Providing Cervical Cancer Screening to HIV seropositive women in Sub- Saharan Africa - a study of integrated services.
Nyhus, H. (2014) Providing Cervical Cancer Screening to HIV seropositive women in Sub- Saharan Africa - a study of integrated services., no. 56.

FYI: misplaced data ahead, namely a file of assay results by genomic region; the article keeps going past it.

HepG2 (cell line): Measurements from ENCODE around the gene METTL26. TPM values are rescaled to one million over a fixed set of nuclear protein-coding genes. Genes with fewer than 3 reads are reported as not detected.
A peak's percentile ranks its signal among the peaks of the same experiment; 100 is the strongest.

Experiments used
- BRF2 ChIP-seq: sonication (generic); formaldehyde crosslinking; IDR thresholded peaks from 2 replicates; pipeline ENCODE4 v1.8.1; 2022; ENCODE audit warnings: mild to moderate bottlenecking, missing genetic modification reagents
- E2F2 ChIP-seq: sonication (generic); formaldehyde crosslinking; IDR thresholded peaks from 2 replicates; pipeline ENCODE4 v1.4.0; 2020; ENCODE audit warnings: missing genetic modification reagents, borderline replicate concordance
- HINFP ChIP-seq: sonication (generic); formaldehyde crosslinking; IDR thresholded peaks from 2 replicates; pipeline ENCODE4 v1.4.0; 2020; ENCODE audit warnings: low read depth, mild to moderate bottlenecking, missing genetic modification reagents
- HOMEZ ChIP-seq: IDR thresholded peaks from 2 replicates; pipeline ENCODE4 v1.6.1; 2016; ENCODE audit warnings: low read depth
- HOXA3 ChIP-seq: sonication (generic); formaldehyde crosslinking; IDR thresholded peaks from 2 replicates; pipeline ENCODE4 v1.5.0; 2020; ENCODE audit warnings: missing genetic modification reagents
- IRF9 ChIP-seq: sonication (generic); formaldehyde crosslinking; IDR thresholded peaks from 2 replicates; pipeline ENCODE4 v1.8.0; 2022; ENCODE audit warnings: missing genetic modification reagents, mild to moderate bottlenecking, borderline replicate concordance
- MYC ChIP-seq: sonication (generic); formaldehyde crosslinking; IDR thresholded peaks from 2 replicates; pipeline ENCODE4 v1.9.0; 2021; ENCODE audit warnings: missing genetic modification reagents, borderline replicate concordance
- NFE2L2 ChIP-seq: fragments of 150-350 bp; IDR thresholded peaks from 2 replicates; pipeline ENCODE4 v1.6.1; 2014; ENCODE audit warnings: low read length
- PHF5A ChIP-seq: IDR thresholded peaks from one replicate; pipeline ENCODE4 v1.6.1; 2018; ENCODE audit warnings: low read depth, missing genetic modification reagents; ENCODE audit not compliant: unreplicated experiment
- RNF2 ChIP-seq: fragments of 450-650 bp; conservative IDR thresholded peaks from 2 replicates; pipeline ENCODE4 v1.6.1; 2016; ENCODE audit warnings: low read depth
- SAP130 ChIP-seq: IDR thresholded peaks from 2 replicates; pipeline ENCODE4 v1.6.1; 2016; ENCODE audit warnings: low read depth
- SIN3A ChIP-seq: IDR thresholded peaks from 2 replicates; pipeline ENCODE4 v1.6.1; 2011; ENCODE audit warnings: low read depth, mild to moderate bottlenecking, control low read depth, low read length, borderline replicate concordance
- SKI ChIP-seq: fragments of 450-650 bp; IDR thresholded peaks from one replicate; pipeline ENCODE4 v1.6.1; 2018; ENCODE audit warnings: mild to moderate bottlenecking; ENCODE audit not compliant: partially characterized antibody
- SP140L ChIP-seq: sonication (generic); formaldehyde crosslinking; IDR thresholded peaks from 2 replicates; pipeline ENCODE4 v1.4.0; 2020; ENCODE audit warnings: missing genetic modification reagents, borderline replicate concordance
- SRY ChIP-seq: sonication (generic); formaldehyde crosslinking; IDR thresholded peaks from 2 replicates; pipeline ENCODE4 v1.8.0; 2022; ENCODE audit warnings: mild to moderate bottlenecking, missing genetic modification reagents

Cervical cancer is the second most common cancer in women worldwide, with significantly higher incidence rates among HIV seropositive women. In multiple countries situated in the Sub- Sahara African region, a double burden of cervical cancer and HIV is growing. It is argued that without sufficient cervical cancer prevention the existing number of deaths attributed to this cancer will double by 2030. Without the possibility to offer organised population based screening due to constrains currently challenging the health systems within the region, innovative approaches integrating services linking cervical cancer screening and HIV care are now being implemented in different settings within the Sub- Sahara African context. Taking advantage of the synergy established between cervical cancer and HIV, these approaches uses established HIV care platforms to deliver cervical cancer screening as these can offer physical infrastructure, human resources and medical supplies. This study aims to investigate to what extent these integrated service approaches, currently operationalized within the region, optimises cervical cancer screening delivery and health related outcomes for HIV infected women, and if it is feasible to further bring this approach to scale in the SSA region. To answer this, a literature review is conducted to identify where current initiatives delivering integrated service are situated and how they are operationalized. An organisational framework is then used to the explore health outcomes, and barriers to these, at different levels of the health care system. Further the study discusses how these outcomes can be put forward as evidence of programme feasibility. The primary audience for this study is health professionals, health policymakers and researchers as the study can be useful in understanding the optimal way of delivering cervical cancer screening to HIV seropositive women.